Summary: While biomechanical properties are different for pediatric and adult bone, it is unknown whether changes finalize with skeletal maturity or serve as a continuum over time.
Introduction: Our objective was to clarify pedicle bone elasticity and stratify the biomechanical differences over time. We hypothesized that pedicles of increasing age would demonstrate diminished viscoelastic properties during screw placement.
Methods: Two pediatric cadaveric specimens (9 and 13 years old) were compared to three adult specimens. All specimens were instrumented bilaterally from T2‐L5. A 2‐mm gearshift, 4.75 mm tap, and screws were sequentially placed in 0.75 mm increments (5.5 ‐ 8.5 mm). This continued until: (1) we reached the largest screw of (8.5 mm), or (2) there was medial or lateral cutout. We used digital calipers/measuring devices to record the height, width, and circumference of the pedicle. We recorded measurements before instrumentation, and before/after every tap and screw placement. Pre/Post‐instrumentation radiographs and post‐instrumentation axial cuts of the vertebral bodies confirmed cortical integrity. Cutouts were determined visually.
Results: The results are summarized in table 1. Circumferential pedicle expansion occurred in all specimens in the thoracic spine. In all age groups, the most marked changes occurred in pedicle width, especially in the thoracic spine (p<0.05). Pediatric pedicles expanded circumferentially more than their adult counterparts (p<0.05). Most pedicles in all age groups were able to accept a screw much larger than their endosteal diameter (p<0.05) based upon CT measurements.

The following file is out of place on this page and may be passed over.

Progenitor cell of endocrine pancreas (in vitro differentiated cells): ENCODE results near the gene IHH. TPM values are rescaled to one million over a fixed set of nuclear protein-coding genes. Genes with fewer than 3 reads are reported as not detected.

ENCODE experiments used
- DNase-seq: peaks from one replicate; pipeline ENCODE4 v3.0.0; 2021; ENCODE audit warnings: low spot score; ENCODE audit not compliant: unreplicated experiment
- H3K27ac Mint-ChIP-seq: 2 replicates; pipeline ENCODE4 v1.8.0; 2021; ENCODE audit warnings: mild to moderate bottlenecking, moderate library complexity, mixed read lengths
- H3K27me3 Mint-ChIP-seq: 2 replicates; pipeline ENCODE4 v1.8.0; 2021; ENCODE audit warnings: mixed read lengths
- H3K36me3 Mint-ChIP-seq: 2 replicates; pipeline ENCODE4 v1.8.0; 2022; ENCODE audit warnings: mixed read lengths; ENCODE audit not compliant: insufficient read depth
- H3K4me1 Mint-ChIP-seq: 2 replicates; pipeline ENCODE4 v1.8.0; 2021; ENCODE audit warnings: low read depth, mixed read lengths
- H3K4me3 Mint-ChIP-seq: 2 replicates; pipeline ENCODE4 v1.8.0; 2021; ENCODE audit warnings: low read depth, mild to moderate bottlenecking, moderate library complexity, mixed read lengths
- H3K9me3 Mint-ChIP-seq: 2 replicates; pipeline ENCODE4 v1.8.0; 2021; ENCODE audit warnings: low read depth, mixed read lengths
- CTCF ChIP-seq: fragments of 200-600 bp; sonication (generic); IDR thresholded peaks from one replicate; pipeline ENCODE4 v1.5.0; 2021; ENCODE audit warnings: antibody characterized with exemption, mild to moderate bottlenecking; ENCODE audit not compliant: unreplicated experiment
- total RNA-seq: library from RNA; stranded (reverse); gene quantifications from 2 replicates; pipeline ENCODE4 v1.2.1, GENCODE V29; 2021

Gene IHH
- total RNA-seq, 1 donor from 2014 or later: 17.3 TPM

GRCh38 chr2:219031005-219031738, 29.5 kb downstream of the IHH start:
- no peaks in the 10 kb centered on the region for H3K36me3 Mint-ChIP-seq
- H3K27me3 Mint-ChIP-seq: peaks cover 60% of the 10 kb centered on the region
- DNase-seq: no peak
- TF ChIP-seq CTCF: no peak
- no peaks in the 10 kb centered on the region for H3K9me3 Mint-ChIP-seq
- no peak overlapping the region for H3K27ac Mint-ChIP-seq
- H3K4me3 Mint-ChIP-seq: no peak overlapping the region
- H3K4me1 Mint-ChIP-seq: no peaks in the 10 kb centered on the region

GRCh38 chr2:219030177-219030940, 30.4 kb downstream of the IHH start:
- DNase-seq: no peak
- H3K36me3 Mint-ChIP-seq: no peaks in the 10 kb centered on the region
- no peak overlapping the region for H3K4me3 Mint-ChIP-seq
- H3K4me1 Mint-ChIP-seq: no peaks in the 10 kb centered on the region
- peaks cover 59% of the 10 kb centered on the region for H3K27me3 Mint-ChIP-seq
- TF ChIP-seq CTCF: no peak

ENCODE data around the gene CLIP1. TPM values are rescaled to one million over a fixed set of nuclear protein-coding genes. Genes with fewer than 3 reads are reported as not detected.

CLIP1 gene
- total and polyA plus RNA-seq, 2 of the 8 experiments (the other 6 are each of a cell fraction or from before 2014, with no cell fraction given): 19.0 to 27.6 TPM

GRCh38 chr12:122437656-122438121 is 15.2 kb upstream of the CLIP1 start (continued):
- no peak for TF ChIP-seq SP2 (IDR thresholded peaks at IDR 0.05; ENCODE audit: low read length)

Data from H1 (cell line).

Conclusion: Our study confirms that the pediatric pedicle undergoes plastic accommodation followed by circumferential expansion in response to pedicle screw placement. Similarly, adult specimens demonstrate viscoelastic circumferential expansion in the thoracic spine, and to a less predictable degree in the thoracolumbar junction and lumbar regions. Most pedicles in all age groups were able to accept screws much larger than their endosteal diameter. These findings may support the use larger screws for instrumentation of the pediatric and adult spines.
Significance: To our knowledge, this is the first study to confirm viscoelastic accommodation and circumferential pedicle expansion in children and adults after the placement of pedicle screws.